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Nova Scotia Energy Minister Bill Estabrooks announced an indefinite ban on commercial drilling on Georges Bank. ((CBC))

A sensitive marine area teeming with fish off Nova Scotia's southwest coast would be protected from commercial offshore oil and gas drilling indefinitely under legislation introduced Wednesday by the provincial government.

Commercial drilling would not occur on Georges Bank unless science produced evidence it would be safe to proceed, Energy Minister Bill Estabrooks said. Even then, Estabrooks said, it would take a public hearing and a vote in the legislature to lift the moratorium.

"It's just not worth the risk to drill in an area this important to Nova Scotians," he told a news conference.

Ottawa and the provincial government agreed in May to extend a drilling ban that had been set to expire in 2012 for three years to allow time for further study. The ban has been in place since 1988.

"Rather than continue this debate every few years, our legislation will provide certainty about our intentions around Georges Bank," Estabrooks said.

Georges Bank is a rich fishing area known for its abundance of haddock, halibut and scallops. Its shallow seas also welcome endangered species of whales and turtles that migrate through its nutrient-rich waters.

The ocean floor of the area, about 100 kilometres off the coast, is thought to contain large quantities of natural gas.

The province's move was hailed by Norigs, a coalition of fishermen, seafood processors and environmentalists advocating a permanent ban on oil and gas development in the region.

"Finally we are getting something that is a lot more permanent than what we've had in the past," said Claude d'Entremont, a spokesman for the group. D'Entremont, of Inshore Fisheries Ltd. in Lower West Pubnico, N.S., said the ban is important to a region that benefits from a $200-million fishery on Georges Bank.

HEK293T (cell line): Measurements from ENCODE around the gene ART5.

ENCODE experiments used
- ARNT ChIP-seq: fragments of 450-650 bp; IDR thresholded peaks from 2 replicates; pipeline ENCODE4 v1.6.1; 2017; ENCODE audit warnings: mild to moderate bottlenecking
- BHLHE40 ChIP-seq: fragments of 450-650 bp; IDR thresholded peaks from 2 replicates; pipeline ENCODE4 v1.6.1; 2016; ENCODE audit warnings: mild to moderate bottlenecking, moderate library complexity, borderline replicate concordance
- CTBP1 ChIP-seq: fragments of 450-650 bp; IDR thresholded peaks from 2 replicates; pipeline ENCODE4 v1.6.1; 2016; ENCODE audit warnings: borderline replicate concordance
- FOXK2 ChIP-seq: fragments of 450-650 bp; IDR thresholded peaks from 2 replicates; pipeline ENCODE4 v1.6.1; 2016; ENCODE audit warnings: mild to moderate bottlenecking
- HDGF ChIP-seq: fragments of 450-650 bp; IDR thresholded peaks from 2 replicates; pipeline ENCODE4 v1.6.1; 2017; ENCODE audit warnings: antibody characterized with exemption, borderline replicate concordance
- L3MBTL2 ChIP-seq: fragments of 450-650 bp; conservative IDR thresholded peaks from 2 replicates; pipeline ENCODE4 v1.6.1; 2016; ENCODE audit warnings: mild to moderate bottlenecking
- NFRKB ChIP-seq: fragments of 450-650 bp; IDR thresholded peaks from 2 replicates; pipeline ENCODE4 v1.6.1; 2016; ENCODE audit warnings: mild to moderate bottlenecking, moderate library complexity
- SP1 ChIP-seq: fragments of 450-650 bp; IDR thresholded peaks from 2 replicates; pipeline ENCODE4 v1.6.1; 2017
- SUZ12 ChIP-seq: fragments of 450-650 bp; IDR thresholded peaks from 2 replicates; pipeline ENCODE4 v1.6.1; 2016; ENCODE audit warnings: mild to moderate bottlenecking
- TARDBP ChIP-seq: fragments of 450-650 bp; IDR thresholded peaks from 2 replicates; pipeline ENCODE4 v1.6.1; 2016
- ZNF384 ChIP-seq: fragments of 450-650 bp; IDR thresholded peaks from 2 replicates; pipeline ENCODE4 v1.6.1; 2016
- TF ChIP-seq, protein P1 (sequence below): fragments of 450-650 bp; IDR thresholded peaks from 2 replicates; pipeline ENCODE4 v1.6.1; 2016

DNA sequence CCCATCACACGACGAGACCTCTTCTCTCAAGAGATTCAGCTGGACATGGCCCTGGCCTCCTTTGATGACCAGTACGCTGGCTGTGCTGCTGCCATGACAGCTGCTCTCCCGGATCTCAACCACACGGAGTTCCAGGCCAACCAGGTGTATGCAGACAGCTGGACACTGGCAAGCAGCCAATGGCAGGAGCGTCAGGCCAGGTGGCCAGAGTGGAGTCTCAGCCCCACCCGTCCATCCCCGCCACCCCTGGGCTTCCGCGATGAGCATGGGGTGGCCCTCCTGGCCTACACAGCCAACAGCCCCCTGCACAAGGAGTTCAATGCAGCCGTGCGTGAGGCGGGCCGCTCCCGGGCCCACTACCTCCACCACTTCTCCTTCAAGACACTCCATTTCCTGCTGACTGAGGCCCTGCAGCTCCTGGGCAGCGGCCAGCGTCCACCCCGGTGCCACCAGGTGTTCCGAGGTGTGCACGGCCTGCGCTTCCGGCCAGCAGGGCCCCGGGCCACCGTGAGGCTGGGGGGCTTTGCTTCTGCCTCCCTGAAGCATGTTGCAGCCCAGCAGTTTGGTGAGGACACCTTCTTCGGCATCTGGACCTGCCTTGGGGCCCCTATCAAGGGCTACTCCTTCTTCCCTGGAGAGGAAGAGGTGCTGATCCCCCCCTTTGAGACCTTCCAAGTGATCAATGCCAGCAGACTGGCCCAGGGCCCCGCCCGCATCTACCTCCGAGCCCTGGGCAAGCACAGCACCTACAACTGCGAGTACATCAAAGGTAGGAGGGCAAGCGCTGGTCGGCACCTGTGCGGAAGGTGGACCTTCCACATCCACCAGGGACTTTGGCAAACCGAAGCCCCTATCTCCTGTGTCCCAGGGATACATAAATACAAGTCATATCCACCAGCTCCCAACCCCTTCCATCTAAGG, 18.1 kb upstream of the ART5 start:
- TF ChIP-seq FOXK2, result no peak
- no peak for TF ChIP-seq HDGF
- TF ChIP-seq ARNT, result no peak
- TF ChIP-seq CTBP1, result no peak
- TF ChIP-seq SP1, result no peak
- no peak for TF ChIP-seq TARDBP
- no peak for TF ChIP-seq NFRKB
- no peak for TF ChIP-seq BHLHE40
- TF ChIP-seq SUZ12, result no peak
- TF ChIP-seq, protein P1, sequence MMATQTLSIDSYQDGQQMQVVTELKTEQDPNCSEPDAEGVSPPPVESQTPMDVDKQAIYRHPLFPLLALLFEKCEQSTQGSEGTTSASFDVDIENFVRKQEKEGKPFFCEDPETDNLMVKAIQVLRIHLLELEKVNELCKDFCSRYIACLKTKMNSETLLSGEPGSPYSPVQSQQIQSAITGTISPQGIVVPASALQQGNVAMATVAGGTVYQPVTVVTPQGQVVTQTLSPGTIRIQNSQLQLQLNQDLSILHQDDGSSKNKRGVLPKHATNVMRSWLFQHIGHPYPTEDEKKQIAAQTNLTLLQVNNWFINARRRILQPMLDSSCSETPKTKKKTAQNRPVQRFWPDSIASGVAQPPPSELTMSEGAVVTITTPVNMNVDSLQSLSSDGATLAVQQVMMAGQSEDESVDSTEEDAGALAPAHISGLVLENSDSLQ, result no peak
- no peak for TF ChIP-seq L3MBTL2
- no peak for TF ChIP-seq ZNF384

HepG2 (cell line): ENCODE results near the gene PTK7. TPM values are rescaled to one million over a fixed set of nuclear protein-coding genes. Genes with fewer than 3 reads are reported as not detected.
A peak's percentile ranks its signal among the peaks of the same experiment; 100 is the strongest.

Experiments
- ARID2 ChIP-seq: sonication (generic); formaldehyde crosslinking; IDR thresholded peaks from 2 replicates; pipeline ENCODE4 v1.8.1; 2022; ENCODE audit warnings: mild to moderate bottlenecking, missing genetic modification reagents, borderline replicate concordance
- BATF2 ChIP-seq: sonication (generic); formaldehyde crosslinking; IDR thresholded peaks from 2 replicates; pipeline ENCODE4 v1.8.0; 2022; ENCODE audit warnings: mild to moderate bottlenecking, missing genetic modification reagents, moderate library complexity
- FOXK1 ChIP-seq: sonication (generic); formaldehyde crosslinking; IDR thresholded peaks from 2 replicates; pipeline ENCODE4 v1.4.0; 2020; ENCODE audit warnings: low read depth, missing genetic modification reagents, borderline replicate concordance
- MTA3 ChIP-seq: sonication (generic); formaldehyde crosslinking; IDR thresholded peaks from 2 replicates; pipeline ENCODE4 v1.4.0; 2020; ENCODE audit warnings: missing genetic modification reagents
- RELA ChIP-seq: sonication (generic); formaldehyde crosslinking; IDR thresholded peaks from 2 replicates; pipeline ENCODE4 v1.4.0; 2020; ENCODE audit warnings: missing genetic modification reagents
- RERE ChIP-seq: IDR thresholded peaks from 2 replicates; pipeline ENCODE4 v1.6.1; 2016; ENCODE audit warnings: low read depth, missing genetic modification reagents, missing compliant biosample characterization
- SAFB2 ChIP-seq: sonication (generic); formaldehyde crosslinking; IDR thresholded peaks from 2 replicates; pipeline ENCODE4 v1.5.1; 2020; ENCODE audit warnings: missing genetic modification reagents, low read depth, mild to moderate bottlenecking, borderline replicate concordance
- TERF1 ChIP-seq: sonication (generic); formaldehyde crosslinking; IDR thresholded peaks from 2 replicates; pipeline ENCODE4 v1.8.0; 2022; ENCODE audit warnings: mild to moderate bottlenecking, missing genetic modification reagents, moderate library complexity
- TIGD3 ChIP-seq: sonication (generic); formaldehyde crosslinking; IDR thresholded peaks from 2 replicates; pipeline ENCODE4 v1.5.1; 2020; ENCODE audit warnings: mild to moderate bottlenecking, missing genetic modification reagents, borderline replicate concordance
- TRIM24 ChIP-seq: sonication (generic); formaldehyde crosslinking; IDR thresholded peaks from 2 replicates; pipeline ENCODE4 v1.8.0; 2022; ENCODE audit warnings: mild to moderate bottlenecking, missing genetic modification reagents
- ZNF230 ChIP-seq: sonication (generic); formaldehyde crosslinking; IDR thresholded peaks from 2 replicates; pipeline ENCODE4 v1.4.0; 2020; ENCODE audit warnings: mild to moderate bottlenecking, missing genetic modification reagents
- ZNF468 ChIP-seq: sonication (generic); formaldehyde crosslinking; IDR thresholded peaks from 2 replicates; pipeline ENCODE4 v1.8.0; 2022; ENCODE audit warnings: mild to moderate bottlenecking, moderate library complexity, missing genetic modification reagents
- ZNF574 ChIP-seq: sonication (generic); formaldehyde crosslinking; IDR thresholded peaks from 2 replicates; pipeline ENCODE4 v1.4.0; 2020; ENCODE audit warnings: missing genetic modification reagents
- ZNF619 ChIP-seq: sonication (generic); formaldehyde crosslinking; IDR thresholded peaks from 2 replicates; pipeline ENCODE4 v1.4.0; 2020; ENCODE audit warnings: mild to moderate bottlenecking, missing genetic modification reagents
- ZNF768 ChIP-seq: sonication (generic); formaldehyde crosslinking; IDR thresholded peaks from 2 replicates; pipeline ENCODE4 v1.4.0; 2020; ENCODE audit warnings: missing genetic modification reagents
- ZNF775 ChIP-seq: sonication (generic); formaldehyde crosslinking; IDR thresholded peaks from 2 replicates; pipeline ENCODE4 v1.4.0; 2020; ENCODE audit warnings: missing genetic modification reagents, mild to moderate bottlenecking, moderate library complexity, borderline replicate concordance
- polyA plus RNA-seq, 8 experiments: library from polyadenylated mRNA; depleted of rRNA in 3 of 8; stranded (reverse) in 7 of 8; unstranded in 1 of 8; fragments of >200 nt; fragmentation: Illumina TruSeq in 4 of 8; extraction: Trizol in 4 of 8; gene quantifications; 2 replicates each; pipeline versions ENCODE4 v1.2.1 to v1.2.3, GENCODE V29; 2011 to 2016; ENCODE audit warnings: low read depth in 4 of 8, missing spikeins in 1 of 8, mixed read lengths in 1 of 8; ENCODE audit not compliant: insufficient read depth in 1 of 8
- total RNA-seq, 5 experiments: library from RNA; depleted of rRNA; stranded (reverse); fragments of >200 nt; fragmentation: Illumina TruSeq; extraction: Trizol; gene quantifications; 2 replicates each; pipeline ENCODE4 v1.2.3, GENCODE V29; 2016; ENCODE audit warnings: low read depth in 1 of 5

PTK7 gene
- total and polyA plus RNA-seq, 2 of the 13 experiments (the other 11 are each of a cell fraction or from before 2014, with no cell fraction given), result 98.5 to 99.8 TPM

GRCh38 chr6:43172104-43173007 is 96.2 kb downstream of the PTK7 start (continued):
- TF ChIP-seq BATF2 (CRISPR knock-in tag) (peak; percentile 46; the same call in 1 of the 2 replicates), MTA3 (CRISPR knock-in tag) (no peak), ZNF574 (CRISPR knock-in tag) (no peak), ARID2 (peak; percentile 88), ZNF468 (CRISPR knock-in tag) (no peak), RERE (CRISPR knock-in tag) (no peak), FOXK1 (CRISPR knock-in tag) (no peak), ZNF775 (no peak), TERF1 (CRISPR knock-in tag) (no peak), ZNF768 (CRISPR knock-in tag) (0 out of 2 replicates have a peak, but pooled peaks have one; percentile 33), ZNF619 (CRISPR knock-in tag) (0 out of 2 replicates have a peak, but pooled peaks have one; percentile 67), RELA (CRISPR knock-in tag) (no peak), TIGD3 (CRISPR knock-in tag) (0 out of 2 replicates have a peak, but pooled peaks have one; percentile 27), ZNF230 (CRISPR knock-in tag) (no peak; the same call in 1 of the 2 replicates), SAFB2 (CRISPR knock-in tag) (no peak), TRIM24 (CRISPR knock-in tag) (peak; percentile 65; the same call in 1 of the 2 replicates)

"Our company alone hires up to 100 people and most of our fish is from Georges Bank," he said.

Seismic work can go on

The provincial legislation would not prohibit research work in the area, including seismic testing intended to understand the seabed's geology. D'Entremont expressed concern about that, saying he was worried about the potential effects of any seismic testing.

Earlier this year, U.S. officials said no drilling licences would be considered on the American side of Georges Bank, effectively extending a ban there until 2017.

"We want to work in co-operation with both the U.S. and the federal government, but first and foremost … we have a responsibility to make sure that we are taking the lead on this," said Estabrooks.

Although the opposition Liberals and Conservatives welcomed the legislation as an important step, they wondered why a definitive ban isn't in place.

Liberal Andrew Younger noted that any future commercial drilling would simply require a resolution of the legislature. "We think the act should be structured so that it would have to be repealed in its entirety by the legislature, he said.

Conservative Chris d'Entremont said the door is still open for future oil and gas exploration. "It doesn't provide the protection that we need on Georges Bank, which is an outright ban forever and a day," said d'Entremont.

The province shares jurisdiction over Georges Bank with the federal government.